Friday, March 09, 2012
Cooperation Restores Access to Cache Creek at Rumsey Bridge (Yolo County, California)
Guest authors: Shawn O’Brien & Walter (Lee) Schmelter
Dear Paddlers and Friends,
Recreational access to Cache Creek at Rumsey Bridge has been restored! Since the 1930's the public enjoyed access to beautiful Cache Creek via the Rumsey Bridge access point. River users were disappointed and frustrated when in the spring of 2010 public access was illegally blocked.
(Doubleclick on the pictures to see the larger image - use the back button to return.)
Before: Rumsey Bridge across Cache Creek - access blocked by huge debris pile, Spring 2010.
After more than a year of negotiations we were able develop a workable solution with the cooperation of the landowners. Impetus for resolving the easement blockage originated from two concerned paddlers - Shawn O'Brien of Ukiah (myself) and attorney Walter (“Lee”)) Schmelter of Sacramento - but we would not have been successful without the assistance of many others. Several groups and individuals made significant contributions of time and effort to this project, including Yolo County; the California Conservation Corps (which built the access path as a community service project); Senator Mike Thompson's office; Andrew Fulks of Tuleyome; the California State Land Commission; attorney John Holland; and the local residents of Rumsey. All were all pivotal players.
During: California Conservation Corps clearing the easement January 12-13, 2012.
The newly designated path, construction gifted by the California Conservation Corps, is across the river from Rumsey, on river-left, upriver and parallel to the bridge. The landowners agreed to a ten-foot wide path - though the recorded Hwy. 41 easement
extends but three feet on either side of the bridge. One good wide path is a better arrangement for all. Public parking is permitted on the upstream side of the bridge, and is discouraged on the downstream side of bridge. Of course, use discretion when deciding how many vehicles can park along the road. Plentiful and visible parking is available a short walk away at the Rumsey Post Office on Route 16. When putting-in or taking-out please stay within the ten-foot wide path parallel to the bridge, being mindful of private property.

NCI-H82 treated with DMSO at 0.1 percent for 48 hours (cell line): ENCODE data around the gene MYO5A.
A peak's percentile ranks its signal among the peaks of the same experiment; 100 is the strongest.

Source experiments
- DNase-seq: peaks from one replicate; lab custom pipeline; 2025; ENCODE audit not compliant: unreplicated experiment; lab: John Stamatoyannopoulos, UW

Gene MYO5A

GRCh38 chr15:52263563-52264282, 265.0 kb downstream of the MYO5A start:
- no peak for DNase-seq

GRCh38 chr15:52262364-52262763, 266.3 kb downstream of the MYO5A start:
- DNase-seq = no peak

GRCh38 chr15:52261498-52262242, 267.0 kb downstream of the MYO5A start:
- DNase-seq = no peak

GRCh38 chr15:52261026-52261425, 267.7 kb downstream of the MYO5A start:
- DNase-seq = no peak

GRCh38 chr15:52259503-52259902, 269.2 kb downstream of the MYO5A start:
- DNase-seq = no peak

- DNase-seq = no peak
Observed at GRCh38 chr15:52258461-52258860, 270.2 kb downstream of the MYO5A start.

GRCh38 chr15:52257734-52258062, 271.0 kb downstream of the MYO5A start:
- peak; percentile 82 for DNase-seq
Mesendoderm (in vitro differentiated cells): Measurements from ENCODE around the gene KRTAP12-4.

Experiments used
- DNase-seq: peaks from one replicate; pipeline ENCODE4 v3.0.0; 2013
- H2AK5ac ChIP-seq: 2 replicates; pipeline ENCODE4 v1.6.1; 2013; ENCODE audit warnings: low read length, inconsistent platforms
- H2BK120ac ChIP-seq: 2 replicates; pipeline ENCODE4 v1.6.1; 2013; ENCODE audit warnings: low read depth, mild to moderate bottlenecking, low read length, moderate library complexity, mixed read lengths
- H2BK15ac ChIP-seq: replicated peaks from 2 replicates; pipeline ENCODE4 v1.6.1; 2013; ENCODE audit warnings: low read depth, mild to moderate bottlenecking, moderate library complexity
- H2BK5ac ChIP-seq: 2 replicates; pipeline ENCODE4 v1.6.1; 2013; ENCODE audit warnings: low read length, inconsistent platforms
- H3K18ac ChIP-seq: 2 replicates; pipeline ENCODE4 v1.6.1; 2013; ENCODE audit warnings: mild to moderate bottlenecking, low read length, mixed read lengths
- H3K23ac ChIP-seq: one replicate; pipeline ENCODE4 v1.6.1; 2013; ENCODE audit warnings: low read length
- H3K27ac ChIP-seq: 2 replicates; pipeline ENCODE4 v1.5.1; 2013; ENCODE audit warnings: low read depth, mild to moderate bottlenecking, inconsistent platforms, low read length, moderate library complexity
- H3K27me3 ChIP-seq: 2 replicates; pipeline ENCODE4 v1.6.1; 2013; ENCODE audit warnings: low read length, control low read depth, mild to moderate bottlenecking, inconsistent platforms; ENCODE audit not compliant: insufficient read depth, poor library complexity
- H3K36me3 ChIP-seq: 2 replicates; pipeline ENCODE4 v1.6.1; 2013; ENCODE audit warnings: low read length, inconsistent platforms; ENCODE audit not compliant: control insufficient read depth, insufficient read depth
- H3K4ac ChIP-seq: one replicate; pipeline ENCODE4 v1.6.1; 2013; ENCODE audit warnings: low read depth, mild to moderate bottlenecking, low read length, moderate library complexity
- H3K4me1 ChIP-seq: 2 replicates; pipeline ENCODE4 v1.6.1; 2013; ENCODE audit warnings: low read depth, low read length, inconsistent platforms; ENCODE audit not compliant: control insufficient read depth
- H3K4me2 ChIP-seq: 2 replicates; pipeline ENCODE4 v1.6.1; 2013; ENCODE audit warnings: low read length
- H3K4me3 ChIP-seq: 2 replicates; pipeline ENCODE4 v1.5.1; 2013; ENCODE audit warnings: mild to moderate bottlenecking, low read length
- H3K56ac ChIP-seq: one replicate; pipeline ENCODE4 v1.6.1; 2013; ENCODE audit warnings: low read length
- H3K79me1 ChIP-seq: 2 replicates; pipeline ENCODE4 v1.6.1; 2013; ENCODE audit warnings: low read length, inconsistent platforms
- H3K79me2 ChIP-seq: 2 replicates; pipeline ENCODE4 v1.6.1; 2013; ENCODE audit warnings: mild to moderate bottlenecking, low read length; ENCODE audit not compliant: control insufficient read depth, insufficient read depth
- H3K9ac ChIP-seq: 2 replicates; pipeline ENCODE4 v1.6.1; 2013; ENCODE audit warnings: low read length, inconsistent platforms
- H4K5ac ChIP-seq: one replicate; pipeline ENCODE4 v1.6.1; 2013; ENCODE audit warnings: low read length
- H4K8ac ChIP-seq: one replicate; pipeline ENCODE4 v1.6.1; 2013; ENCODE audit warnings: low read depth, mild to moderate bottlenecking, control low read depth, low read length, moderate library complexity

The Bureau of Land Management (“BLM”) donated "Pack it in Pack It Out" signs, which were reworked by Yolo County Maintenance Dept. However, no maintenance of this site is planned by Yolo County. Fellow river-users (as always) are strongly encouraged to help maintain this access point, including trash removal and control of vegetation overgrowth along the existing path while respecting private property. Invasive non-native tamarisk trees are an issue at this site: Historic photos show that without maintenance it took less than six years for tamarisk to completely overtake this site. Many thanks to all the individuals who contributed to this positive outcome by posting our letters, providing historical usage statements and photographs and providing many important contacts we could not easily have made on our own.
After: Newly designated agreed access path at Rumsey Bridge.
Shawn O'Brien (firstname.lastname@example.org)
Lee Schmelter, Attorney at Law (email@example.com)
65 Thirty Sixth Way, Sacramento, Ca. 95819
Phone: 916 457.9001
FAX: 916 457.3200
For more information:
• (update) As rivers flow, so should public access - Editorials - Sacramento Bee 27march2012
• (update) California creeks, levees may be next battleground for public access - Sacramento Bee 25march2012.
• Cache Creek access issues at Rumsey Bridge - Letters needed to document history of public usage 04dec2010.
• Cache Creek Wild and Scenic - Whitewater Paddleboating Overview.
• Securing paddleboater's legal rights to whitewater river kayaking, rafting and canoeing in California and Nevada.
• West Coast River Touring - Rogue River Canyon and South, 1974. (pg. 197-201, book describes Cache Creek boating, including access at Rumsey Bridge)
Tags: river access, Cache Creek, Yolo County, California, river map, kayaking, rafting, canoeing, paddlesports, paddle boating, whitewater, river, wild and scenic, Capay Valley.